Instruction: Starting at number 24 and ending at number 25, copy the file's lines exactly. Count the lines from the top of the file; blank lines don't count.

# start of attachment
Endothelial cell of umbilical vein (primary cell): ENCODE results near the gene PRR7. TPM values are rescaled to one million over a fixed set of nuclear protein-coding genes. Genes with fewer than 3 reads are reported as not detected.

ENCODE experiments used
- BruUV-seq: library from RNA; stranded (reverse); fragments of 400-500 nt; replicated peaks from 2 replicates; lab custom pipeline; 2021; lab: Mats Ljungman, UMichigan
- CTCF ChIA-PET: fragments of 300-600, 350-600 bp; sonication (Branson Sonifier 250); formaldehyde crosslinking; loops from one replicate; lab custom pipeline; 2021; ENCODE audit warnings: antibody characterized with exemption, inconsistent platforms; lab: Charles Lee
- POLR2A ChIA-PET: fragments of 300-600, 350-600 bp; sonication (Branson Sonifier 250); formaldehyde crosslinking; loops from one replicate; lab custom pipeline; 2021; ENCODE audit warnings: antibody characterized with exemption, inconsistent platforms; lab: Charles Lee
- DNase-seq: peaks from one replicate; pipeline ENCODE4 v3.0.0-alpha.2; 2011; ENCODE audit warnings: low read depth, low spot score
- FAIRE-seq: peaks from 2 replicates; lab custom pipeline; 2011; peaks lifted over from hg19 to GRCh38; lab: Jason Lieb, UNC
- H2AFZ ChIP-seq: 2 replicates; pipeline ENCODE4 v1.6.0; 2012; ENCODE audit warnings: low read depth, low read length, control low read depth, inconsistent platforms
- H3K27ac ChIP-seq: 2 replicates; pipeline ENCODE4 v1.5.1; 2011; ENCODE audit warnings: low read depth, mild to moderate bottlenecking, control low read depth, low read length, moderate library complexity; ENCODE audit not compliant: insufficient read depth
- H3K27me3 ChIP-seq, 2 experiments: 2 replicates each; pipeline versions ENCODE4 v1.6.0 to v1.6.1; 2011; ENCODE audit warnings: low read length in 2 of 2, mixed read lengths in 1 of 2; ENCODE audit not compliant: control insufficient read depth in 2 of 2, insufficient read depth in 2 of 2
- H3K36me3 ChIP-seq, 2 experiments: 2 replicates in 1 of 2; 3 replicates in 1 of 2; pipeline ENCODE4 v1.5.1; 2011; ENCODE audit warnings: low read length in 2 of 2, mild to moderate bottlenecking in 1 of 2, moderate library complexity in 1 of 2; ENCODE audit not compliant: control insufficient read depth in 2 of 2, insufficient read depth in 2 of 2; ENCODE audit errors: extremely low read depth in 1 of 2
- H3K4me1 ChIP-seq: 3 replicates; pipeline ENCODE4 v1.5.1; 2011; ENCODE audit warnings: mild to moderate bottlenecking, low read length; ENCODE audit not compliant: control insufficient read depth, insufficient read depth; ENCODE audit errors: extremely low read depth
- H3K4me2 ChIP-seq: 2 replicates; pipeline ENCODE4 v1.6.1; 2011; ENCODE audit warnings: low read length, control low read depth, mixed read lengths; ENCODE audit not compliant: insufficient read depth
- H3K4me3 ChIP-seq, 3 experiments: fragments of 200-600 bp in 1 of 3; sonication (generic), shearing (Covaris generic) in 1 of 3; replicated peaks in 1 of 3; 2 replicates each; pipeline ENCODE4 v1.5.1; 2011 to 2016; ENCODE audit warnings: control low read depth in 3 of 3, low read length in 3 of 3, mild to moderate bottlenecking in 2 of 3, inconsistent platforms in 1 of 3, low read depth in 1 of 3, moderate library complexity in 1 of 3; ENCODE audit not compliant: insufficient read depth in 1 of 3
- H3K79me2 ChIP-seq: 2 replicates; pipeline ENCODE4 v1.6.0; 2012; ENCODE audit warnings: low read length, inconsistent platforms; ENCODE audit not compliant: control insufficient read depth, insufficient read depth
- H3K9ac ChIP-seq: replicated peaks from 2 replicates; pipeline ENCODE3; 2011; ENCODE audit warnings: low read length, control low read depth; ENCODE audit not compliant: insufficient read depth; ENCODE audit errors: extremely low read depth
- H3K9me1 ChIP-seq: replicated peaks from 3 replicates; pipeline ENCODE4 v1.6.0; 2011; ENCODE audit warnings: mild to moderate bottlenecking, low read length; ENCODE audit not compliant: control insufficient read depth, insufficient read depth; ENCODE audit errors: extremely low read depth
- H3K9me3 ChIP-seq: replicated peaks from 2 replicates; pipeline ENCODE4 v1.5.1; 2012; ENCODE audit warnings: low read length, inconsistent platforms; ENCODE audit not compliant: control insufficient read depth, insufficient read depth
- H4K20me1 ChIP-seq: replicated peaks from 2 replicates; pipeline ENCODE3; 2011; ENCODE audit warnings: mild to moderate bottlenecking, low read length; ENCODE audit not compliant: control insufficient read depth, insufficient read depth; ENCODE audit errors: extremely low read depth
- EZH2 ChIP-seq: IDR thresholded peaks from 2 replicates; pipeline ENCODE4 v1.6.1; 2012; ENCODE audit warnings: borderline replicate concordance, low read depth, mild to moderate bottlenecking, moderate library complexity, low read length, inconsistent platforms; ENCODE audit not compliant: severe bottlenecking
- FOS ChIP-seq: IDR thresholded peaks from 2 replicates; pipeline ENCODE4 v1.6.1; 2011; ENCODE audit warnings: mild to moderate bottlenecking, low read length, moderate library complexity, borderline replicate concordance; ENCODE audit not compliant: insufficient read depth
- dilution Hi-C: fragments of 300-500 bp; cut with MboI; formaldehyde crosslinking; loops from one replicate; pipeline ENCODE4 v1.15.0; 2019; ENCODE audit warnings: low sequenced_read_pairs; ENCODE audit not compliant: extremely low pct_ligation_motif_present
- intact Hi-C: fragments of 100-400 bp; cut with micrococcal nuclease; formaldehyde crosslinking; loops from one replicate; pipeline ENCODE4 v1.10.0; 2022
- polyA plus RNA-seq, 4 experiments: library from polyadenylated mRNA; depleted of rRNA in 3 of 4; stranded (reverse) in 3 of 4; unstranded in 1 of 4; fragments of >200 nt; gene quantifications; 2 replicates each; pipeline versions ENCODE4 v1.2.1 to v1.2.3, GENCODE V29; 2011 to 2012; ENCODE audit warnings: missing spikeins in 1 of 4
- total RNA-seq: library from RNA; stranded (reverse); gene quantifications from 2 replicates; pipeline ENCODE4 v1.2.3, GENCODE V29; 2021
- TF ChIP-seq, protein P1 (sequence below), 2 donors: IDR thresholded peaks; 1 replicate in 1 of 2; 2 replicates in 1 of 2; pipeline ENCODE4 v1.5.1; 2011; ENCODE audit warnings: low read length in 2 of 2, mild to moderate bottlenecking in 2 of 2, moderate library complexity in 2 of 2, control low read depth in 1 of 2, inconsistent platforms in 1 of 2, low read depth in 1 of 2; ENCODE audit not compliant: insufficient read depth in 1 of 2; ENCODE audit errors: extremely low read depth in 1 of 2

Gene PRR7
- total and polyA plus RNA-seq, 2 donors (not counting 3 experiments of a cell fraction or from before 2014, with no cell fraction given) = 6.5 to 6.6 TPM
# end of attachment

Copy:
- polyA plus RNA-seq, 4 experiments: library from polyadenylated mRNA; depleted of rRNA in 3 of 4; stranded (reverse) in 3 of 4; unstranded in 1 of 4; fragments of >200 nt; gene quantifications; 2 replicates each; pipeline versions ENCODE4 v1.2.1 to v1.2.3, GENCODE V29; 2011 to 2012; ENCODE audit warnings: missing spikeins in 1 of 4
- total RNA-seq: library from RNA; stranded (reverse); gene quantifications from 2 replicates; pipeline ENCODE4 v1.2.3, GENCODE V29; 2021